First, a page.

This term course on education and community in America explores the origins and evolution of students and faculty engagement in their communities, specifically in educational programs from the late nineteenth to the early twenty-first centuries.
Activity: Community Service & Education
- To better understand the values and assumptions that underlie contemporary models of engaged universities.
- To help students develop a fuller understanding of their role as a student, a volunteer, and a member of a larger community.
Class: Social Studies 68ec – Education and Community in America
Course readings include both secondary works and primary materials. Students examine national trends, and each week, relate these trends to events at Harvard with a particular focus on the history of Phillips Brooks House, the community service center at Harvard. The course proceeds chronologically, beginning with the Progressive era and ending with contemporary trends. Other readings focus more broadly on student activism, community education programs, and the public or civic purpose of universities in a democracy. The readings of the course are designed to inform students' existing service experiences. This class is based active participation and collaborative learning among students, faculty, and community partners.
Before Class Preparation:
- Each week, the instructor pairs general readings about educational outreach programs by universities with specific readings that pertain to Harvard's own history of community engagement. Reading examples include Derek Bok’s Purposes, Goals, and Limits to Growth and What to Learn, Higher Education in America
- Students complete assigned readings for the week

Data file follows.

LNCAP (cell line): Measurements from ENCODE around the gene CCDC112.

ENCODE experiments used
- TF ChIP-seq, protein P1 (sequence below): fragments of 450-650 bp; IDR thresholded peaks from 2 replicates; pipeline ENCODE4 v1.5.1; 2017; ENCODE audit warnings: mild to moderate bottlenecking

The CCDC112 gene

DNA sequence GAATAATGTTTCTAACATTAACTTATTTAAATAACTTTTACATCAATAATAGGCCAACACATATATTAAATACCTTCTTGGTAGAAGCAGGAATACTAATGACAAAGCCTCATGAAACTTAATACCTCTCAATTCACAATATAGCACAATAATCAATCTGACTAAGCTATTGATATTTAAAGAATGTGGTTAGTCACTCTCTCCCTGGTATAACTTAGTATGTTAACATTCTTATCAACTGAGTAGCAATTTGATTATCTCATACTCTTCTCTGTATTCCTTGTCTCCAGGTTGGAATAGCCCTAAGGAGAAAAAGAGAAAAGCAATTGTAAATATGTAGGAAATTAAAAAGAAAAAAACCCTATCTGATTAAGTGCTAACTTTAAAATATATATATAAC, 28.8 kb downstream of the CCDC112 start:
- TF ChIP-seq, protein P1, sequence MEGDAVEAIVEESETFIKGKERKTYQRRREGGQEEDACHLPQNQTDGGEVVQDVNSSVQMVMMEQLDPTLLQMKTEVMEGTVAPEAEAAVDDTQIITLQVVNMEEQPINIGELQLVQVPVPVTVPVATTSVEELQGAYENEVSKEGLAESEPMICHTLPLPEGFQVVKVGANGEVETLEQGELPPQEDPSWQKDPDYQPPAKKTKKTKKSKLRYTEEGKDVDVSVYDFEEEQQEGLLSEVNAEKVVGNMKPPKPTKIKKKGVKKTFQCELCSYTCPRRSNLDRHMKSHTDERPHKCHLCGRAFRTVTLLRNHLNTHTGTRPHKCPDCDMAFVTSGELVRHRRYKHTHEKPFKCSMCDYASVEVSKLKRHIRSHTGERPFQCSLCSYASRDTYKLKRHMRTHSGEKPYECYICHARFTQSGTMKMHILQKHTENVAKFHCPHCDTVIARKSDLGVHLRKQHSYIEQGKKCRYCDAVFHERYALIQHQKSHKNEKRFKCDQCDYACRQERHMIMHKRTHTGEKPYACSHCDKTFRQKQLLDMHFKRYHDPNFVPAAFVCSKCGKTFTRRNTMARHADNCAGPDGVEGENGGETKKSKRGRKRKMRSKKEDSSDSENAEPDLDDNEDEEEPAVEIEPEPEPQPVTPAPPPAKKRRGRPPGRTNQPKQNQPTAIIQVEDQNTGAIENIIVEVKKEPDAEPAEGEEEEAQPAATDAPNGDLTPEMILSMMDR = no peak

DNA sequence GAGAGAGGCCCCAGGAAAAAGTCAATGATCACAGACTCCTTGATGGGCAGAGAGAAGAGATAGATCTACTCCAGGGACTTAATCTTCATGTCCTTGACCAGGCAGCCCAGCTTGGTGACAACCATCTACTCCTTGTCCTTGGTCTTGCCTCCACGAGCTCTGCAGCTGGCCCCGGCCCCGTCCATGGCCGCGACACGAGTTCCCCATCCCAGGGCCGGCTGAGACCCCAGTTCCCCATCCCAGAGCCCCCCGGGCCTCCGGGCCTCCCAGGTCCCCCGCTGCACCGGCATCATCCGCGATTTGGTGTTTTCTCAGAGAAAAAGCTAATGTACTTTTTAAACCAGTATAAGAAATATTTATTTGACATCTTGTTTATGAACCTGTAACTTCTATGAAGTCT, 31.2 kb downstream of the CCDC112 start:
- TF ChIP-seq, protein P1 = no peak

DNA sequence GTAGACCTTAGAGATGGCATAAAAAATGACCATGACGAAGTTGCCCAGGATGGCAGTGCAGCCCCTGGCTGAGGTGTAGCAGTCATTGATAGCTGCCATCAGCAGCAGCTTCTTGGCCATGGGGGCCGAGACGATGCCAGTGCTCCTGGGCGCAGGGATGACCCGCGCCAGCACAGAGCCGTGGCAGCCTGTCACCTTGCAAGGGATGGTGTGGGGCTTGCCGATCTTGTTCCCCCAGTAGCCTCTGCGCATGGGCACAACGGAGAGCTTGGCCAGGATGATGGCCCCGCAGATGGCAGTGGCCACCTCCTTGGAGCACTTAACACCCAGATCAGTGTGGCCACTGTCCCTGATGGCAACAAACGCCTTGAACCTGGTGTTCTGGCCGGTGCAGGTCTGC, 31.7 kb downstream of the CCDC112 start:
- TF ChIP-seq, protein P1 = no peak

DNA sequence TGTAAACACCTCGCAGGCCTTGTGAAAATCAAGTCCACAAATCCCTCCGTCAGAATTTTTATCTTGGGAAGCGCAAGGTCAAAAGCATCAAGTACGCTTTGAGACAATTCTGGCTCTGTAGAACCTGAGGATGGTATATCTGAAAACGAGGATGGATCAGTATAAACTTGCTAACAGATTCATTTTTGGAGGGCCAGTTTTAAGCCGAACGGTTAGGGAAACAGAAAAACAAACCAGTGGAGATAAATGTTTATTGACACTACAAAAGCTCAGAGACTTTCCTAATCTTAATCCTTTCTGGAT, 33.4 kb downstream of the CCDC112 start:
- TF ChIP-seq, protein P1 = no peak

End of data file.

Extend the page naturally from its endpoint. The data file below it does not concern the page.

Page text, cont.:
- Before 9am on Monday, students post 1-3 questions or comments on Canvas regarding the readings that guide class discussion
In Class Activity:
- Class time on Monday is reserved for student discussions in groups or plenary, student presentations
- During the week, students participate in a service program(s)
- Before Friday at 5:00PM, students submit journal entries, reflecting on readings and their relation to service
- 8-10 Oral Presentation (8-10 minutes) that addresses the following questions: What is your service program? What motivates you to participate? What questions do you hope that this class will answer for you regarding your service experience? Have the course readings helped you to view your service in a new light? Do your experiences challenge some of the claims made in the course readings?
- Weekly Journal Entries (2 pages) that reflect on the readings as well as the service experience. A total of ten informal entries are written over the course of the semester.
- Expansion of Journal Entry (5-7 pages) Students revise and expand one of their weekly journal entries in a more formal piece of writing which has an argument supported by evidence from the readings and the service experience.
- Project Proposal (2 pages) in mid-semester that specifies 1.) the final project 2.) the course readings that will play a central role in project, and 3.) the additional research that will be incorporated. A meeting with the instructor to discuss the project is mandatory.
- Final Project (10-12 pages) –students may choose one of two options for a final project. The first is to write a research paper on the intellectual or institutional history of the organization he/she has been partnered with, as well as a synopsis and history in form of an op-ed that would be appropriate for publication on the partner’s website. The second option is to identify a community’s need and create a resource for the partner organization to help address that need. Examples include a web page, lesson plan, video etc. An accompanying paper detailing the history of the need, why the student chose to intervene in that particular way, and why the intervention is appropriate is required for this second option.
Comments from instructor:
- Careful planning in advance is extremely important. Structured opportunities for reflection, in which students directly relate service experiences to course readings, are essential. And, most importantly, it is definitely worth the extra time and effort to teach such a course.
Submitted by Ariane Liazos, Social Studies